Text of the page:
EU Forum

Social Europe

Armenia: from one election to another

08 May 2013 - 00:00

The latest Presidential elections in Armenia came to demonstrate the country’s democratic deficit at large while also revealing more specific drawbacks. In the first place, they underscored the divisive lines across the country’s political spectrum: between government and opposition, within the opposition, between opposition parties and their constituency and between the government and the citizens in general. They also brought to the fore an alarming shift of democratic accountability: the reforms undertaken by the government fulfill only pro forma EU requirements but in essence do little to serve the citizens. Overcoming the current political impasse will require bold actions on the part of all sides involved. If they are to restore their credibility and outweigh the incumbent leadership, political parties in the opposition camp will need to patch up their differences and act more coherently. Meanwhile, the ruling elite has another chance to prove its commitment to European integration and democratisation agenda by pushing true reform as opposed to imitation of such. 


Against all expectations, the February Presidential elections in Armenia brought forward a number of surprises. One of them was that major opposition political parties - antagonised to a various degree to the governing party - didn’t field candidates, claiming that the ballot would be fixed. This effectively eliminated the competition element in the election, while the fact that neither of these parties supported any candidate not of their own underscored the deep rift within the opposition camp.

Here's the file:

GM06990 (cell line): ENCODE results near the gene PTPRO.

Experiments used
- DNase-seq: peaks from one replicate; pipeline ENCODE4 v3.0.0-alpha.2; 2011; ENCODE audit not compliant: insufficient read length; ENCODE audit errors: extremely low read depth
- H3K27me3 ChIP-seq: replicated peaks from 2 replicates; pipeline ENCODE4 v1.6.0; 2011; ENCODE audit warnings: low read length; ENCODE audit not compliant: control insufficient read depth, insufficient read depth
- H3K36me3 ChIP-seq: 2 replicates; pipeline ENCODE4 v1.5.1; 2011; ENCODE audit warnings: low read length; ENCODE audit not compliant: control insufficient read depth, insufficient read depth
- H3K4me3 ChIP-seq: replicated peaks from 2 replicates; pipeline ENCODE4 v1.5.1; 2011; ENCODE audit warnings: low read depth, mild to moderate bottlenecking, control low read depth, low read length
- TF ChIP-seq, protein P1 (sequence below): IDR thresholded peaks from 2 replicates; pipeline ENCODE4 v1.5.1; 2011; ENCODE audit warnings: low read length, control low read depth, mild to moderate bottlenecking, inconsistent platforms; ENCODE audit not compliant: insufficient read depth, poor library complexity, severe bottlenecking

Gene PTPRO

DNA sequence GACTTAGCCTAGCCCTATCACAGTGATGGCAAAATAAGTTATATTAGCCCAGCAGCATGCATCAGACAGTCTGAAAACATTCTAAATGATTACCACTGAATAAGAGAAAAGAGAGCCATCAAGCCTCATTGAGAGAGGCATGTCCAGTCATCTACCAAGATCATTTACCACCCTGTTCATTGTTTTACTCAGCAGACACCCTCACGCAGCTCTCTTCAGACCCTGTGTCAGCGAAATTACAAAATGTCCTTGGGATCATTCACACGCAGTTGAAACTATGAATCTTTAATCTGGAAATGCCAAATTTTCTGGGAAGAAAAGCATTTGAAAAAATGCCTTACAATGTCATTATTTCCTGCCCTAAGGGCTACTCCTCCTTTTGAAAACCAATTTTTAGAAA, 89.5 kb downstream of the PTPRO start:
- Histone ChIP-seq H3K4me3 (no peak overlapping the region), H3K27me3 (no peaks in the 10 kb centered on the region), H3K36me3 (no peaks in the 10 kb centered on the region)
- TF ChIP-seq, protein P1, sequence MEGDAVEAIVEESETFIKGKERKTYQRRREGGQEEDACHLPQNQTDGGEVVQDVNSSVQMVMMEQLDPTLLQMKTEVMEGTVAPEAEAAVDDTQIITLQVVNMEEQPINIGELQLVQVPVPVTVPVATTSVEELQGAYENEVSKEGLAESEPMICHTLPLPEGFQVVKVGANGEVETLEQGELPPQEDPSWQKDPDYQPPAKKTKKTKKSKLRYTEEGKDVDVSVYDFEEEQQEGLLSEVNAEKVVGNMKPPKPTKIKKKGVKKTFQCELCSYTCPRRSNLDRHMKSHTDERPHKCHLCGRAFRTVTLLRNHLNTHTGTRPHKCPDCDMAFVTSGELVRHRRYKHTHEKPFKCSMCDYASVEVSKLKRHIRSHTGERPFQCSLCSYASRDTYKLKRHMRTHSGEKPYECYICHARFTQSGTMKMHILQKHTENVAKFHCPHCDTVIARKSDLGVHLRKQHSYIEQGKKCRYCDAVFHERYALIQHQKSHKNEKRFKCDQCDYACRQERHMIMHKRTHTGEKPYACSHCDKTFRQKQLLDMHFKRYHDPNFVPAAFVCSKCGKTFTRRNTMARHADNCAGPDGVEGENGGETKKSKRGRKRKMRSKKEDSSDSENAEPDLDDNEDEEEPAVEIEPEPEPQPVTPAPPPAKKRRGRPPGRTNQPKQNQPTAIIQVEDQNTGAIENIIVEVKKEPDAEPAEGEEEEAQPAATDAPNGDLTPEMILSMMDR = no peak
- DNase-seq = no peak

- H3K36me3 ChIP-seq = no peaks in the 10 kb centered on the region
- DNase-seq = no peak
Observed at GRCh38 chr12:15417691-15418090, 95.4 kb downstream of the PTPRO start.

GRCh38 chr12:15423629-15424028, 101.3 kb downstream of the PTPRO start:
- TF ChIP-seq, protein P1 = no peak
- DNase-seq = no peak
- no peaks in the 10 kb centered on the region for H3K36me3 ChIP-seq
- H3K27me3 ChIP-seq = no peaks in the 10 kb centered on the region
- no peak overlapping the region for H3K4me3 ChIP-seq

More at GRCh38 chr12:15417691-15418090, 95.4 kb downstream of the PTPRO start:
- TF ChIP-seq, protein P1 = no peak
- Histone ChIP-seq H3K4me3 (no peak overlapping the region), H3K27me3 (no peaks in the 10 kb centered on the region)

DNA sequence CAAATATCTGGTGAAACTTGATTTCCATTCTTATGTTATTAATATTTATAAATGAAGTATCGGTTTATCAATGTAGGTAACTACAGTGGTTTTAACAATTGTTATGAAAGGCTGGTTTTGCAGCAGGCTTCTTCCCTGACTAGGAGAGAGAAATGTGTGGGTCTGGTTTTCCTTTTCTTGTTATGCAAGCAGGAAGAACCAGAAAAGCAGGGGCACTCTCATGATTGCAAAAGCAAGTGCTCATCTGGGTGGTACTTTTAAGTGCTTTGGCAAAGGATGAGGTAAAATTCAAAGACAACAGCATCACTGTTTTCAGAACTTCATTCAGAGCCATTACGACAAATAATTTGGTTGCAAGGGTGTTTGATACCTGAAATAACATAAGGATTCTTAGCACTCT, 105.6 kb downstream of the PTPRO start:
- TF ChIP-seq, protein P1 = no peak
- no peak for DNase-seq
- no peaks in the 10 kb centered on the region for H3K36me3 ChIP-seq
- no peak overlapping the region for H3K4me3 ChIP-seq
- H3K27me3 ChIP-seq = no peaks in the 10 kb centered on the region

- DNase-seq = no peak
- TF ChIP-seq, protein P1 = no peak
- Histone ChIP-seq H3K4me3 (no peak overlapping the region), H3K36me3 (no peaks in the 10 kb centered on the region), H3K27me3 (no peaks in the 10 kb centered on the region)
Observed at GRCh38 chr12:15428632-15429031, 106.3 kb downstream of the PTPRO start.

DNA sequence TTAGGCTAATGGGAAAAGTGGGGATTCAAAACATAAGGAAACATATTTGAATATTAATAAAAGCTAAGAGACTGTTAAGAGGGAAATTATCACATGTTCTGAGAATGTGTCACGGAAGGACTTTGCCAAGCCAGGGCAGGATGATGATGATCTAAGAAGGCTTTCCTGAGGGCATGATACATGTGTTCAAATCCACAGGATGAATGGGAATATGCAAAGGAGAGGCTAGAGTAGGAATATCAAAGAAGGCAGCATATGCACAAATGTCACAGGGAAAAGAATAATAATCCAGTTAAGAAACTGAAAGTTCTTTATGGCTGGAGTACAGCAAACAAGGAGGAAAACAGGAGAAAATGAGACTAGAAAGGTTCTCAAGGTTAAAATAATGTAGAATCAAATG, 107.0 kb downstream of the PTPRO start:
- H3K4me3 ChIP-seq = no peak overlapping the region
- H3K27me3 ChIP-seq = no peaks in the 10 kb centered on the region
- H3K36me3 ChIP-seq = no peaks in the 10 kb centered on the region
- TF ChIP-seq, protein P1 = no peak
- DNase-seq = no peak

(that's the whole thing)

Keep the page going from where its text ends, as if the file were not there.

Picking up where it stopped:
The second surprise was that, contrary to expectations of widespread political apathy among Armenian voters, some 60% did go to the ballot box. The official results gave a 58% victory to the incumbent president and head of Republican Party of Armenia Serzh Sargsyan, but 37% of the votes went to opposition candidate and Heritage Party leader Raffi Hovhannisyan. This signaled that a considerable part of society didn’t approve of the current policies and voted for a change.

International election monitoring missions observed that the elections, albeit having some drawbacks, were generally well administered. Many, including the EU and the US, promptly extended congratulations to the president. This granted a degree of legitimacy to Sargsyan and signaled that, in the eyes of the international community, Armenia ‘passed the test’. As is always the case, a considerable part of the Armenian voters found themselves starkly disagreeing with this. Hovhannisyan himself refused to recognise the official results, claiming a victory, and has since led rallies in the capital and some other cities. These are, however, symptoms of broader trends unfolding in Armenian politics.